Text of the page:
For three decades, Anthony Seminerio held an iron grip on Queens' 38th Assembly District.
The Democrat had Republican friends in high places, leading GOP brass to back several of his reelection bids.
But Seminerio's stunning downfall - capped by his resignation and guilty plea on influence peddling charges this week - has created a wide-open race for the once-unattainable seat.
At least three candidates want to replace the disgraced lawmaker, who faces 14 years in prison for taking secret payments from Jamaica Hospital officials.
Seminerio formally resigned Monday. A successor is to be selected by a partisan contest in the November general election.
That arrangement was made possible when the state Board of Elections certified the vacancy on Wednesday, the same day Seminerio pleaded guilty in Manhattan Federal Court.
But Gov. Paterson could still call for a nonpartisan special election.
"We don't yet have a plan to do so," said Paterson spokeswoman Marissa Shorenstein.
To get on the ballot, candidates have until July 16 to get the required number of signatures.
Queens Republicans favor a general election because they believe Mayor Bloomberg's presence on the GOP ticket will help candidates down the line.
But the party faces an uphill battle even in a special election because Democrats outnumber Republicans by more than 3 to 1 in Seminerio's district.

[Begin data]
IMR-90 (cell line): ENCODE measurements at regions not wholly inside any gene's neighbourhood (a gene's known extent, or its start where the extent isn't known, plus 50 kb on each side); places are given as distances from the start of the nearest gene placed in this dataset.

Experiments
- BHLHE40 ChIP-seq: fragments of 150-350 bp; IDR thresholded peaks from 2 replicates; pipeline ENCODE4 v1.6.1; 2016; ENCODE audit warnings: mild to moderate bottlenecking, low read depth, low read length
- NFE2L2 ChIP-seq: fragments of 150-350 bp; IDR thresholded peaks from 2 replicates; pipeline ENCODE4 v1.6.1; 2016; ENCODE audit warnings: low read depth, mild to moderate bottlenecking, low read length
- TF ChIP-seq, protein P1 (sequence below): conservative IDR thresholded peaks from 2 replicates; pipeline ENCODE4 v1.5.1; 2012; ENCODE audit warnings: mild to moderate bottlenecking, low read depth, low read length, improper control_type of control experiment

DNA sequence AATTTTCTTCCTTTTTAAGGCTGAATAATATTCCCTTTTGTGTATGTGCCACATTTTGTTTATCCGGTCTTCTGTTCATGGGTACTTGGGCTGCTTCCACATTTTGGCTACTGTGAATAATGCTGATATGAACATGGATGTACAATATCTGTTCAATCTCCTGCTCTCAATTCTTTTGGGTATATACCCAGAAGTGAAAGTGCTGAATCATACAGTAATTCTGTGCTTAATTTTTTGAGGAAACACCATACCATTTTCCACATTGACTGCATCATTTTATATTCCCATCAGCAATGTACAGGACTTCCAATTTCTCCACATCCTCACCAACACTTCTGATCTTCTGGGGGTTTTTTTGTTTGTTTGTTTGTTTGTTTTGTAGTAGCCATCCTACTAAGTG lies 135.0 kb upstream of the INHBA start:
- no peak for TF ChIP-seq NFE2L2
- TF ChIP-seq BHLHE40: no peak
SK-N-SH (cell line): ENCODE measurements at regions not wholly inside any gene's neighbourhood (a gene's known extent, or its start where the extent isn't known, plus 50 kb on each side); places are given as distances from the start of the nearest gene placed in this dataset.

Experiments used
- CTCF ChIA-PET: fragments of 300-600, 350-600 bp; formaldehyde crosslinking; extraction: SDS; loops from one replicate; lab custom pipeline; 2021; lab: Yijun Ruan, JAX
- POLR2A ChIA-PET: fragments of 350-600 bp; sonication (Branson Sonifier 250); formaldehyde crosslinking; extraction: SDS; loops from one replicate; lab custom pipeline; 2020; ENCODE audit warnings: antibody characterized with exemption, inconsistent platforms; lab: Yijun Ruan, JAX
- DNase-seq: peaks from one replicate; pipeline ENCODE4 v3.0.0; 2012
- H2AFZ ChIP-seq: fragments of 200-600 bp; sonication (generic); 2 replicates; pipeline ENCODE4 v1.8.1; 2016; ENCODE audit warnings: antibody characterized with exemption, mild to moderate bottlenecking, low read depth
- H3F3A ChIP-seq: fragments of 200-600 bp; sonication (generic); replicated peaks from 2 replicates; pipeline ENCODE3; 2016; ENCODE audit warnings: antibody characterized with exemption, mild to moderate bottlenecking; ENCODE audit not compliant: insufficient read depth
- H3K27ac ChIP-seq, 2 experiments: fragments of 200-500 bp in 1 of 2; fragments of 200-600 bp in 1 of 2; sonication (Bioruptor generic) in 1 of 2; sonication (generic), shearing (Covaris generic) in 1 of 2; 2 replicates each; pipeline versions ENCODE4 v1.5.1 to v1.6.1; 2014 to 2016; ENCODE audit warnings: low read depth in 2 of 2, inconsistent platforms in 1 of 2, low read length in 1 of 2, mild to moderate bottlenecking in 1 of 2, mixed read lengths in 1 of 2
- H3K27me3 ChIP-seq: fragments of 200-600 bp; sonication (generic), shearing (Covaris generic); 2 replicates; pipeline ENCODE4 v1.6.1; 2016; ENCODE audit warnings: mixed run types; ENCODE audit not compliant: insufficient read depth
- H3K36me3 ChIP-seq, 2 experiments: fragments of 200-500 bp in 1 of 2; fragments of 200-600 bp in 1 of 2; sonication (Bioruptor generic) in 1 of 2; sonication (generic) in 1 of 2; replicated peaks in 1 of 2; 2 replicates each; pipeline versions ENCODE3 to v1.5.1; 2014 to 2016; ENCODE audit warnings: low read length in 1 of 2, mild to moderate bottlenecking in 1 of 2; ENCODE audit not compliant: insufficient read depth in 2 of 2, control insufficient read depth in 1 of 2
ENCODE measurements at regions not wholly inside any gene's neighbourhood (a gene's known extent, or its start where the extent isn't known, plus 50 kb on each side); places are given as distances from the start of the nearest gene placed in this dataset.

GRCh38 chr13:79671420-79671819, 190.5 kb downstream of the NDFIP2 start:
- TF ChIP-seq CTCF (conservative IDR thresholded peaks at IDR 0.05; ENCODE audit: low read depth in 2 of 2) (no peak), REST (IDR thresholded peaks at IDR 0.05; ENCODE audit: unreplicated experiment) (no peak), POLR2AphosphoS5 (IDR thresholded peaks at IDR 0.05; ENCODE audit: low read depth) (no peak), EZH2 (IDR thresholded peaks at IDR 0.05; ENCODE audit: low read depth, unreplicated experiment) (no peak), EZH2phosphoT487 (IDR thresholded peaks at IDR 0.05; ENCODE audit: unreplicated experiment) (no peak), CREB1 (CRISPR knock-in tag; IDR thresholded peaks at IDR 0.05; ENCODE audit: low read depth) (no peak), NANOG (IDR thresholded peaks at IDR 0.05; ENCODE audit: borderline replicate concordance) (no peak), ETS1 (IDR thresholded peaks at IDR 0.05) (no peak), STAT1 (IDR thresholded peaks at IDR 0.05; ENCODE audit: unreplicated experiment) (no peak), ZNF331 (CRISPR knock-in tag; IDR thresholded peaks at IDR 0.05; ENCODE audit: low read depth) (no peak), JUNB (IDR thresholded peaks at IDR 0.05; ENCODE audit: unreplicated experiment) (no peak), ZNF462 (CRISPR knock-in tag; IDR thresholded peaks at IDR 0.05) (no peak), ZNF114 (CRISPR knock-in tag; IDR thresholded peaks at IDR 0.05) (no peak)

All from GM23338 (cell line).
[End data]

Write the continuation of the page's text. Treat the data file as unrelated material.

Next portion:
City Councilwoman Liz Crowley (D-Middle Village) has been mentioned as a contender to replace Seminerio, but her spokeswoman said Thursday she is "not considering" a run.
Republican Donna Marie Caltabiano, executive director of the Forest Park Senior Citizens Center, said she has been planning her campaign for months.
Caltabiano, 55, of Woodhaven, touted her experience as vice president of community school board 27 in the days before mayoral control of schools.
The Republicans have yet to select a candidate, but Caltabiano believes she has the inside track.
"I believe that I am their candidate," she said, adding that the Queens GOP has been giving her advice.
On the Democratic side, Community Board 9 member Nick Comaianni faces a likely primary against Ozone Park lawyer Albert Baldeo, 49, who ran for state Senate in 2006, losing to then-incumbent Serphin Maltese.
Comaianni, 41, who is president of Community Education Council 24, said education is his priority.
"I want to bring some transparency to Albany, which is a mess right now," he added.
With Brendan Brosh